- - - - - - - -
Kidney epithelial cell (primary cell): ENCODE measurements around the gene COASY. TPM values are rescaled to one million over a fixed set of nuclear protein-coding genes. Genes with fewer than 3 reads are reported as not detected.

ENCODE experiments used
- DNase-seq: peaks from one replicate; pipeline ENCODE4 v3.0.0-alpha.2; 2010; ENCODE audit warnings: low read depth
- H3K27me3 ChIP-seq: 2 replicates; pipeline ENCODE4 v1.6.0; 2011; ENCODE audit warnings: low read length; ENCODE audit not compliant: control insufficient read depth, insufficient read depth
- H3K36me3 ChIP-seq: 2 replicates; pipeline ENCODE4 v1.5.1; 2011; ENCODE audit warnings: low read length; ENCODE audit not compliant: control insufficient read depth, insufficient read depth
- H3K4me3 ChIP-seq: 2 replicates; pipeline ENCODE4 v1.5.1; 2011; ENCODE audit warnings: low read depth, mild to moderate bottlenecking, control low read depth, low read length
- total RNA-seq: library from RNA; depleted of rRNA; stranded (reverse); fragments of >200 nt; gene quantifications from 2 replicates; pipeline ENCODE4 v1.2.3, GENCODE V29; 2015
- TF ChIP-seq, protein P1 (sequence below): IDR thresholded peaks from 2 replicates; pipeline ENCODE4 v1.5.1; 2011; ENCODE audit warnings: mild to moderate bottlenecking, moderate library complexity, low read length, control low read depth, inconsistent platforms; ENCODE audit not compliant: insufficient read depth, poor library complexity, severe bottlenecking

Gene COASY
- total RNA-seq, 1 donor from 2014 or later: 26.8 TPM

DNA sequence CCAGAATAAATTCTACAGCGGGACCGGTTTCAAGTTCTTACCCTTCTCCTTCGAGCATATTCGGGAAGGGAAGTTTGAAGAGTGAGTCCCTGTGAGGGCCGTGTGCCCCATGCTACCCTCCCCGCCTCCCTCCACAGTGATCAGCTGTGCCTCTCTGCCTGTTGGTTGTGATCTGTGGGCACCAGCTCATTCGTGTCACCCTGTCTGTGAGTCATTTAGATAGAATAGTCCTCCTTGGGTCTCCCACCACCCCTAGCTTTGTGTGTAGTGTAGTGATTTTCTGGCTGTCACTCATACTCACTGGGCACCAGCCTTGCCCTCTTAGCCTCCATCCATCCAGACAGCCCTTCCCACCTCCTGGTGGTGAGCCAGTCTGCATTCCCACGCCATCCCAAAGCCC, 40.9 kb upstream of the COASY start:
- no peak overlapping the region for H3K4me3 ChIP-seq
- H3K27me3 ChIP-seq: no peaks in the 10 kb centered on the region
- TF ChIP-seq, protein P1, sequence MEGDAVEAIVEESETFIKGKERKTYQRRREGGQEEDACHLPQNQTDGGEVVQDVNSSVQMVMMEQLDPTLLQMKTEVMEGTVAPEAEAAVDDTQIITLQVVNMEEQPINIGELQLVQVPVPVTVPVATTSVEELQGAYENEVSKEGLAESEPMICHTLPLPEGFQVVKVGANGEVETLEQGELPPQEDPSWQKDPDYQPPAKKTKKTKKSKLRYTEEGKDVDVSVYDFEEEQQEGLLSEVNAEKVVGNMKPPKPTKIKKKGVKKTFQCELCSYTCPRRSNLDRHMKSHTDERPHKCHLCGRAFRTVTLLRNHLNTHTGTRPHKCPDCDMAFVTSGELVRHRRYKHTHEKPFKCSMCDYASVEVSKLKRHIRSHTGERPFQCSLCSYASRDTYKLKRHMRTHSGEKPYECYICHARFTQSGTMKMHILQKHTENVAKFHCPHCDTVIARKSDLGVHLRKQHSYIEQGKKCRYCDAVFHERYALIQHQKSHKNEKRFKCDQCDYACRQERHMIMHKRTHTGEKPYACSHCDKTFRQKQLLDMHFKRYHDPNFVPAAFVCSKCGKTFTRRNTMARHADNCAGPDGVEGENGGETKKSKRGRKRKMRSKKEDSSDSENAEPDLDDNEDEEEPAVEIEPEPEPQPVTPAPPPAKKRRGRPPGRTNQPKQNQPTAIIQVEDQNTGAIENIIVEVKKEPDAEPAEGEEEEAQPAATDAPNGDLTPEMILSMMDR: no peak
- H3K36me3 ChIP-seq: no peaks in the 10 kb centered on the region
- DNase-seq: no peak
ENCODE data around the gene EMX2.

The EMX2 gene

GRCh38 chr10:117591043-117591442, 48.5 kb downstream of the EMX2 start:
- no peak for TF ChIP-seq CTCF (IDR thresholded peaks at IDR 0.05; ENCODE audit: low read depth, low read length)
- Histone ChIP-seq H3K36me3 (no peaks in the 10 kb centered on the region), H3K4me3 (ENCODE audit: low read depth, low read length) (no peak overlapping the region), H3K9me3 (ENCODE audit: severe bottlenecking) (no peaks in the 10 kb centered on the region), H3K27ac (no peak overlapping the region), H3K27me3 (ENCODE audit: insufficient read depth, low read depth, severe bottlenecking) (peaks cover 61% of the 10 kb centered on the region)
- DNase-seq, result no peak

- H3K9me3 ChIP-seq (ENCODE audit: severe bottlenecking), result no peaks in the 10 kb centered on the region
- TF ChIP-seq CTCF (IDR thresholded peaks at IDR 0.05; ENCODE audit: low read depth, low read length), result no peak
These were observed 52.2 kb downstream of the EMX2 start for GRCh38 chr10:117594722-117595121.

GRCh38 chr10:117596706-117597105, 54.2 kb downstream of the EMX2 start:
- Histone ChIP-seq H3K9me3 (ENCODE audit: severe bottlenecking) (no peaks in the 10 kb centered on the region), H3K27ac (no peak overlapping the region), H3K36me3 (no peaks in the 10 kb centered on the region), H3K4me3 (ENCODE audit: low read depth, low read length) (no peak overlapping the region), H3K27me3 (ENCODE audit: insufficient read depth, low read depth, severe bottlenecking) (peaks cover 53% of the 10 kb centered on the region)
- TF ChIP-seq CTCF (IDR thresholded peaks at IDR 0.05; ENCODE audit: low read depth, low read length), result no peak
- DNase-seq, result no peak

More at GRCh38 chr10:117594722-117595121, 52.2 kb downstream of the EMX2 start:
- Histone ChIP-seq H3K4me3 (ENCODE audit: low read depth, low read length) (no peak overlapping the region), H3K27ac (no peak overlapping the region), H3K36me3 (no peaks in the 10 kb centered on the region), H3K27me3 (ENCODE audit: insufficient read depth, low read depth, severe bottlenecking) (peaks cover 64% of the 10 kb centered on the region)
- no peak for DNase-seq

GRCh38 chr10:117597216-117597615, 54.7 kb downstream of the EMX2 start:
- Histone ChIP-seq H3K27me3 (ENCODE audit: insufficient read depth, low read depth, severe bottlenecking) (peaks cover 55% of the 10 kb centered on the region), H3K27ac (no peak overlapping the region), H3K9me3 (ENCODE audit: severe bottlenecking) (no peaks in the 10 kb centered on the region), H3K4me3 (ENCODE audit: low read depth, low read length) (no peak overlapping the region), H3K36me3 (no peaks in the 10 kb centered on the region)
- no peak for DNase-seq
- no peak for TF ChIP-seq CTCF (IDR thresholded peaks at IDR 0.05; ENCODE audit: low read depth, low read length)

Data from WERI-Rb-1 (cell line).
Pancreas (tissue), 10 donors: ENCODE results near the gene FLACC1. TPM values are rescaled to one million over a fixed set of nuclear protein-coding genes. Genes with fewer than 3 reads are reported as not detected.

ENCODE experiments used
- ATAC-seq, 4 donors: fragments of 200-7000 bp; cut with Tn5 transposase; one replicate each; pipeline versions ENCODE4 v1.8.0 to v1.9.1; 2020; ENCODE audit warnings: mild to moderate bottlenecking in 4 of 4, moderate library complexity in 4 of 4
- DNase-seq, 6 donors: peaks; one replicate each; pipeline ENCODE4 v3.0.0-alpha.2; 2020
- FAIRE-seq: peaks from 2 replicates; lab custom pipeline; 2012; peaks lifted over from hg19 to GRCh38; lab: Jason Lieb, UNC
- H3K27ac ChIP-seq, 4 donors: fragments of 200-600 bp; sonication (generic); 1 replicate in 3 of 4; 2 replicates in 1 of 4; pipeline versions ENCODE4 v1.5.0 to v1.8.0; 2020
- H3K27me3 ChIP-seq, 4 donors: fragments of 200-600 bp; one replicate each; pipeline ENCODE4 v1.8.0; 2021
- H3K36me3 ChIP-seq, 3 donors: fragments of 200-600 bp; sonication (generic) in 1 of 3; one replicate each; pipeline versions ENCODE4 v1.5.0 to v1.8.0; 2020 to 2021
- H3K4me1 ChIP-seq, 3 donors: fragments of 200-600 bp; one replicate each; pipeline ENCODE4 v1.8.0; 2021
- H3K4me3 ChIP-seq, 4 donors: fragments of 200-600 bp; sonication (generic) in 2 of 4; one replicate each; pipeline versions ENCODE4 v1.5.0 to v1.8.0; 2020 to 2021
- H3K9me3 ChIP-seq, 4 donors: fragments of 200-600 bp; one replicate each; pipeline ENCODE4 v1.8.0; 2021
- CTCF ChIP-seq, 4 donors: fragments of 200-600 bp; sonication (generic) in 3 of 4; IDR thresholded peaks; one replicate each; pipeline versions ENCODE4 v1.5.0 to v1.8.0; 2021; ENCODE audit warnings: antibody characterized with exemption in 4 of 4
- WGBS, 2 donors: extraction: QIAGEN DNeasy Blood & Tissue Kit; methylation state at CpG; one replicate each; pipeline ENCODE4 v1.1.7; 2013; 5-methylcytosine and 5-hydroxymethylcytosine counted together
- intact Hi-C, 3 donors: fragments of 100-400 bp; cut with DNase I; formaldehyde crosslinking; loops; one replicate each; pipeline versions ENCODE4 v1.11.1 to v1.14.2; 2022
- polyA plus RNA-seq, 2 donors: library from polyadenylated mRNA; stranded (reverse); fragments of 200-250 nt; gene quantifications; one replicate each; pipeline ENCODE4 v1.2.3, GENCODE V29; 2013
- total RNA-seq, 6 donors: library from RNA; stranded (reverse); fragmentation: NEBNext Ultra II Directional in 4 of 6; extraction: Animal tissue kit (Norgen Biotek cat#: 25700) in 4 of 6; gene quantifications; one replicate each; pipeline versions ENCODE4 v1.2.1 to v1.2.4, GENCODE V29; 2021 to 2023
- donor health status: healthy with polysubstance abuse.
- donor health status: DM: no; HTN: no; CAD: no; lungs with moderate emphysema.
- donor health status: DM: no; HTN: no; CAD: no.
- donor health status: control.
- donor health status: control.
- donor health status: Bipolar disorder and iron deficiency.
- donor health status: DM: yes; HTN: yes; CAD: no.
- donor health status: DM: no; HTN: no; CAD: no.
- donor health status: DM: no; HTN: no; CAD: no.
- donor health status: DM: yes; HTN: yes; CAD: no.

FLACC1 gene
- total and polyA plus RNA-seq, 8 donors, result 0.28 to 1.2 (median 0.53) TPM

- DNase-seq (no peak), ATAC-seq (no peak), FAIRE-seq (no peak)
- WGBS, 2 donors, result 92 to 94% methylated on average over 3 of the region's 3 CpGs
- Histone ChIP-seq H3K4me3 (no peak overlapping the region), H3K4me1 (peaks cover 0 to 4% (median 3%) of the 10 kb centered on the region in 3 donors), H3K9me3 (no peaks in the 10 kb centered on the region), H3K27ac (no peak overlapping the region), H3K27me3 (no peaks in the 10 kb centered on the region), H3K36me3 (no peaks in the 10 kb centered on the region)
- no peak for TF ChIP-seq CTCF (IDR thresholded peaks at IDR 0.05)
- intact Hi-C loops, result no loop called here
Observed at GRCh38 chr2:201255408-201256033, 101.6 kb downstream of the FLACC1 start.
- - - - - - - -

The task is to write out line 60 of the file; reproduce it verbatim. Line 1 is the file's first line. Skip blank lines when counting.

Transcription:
- donor health status: DM: yes; HTN: yes; CAD: no.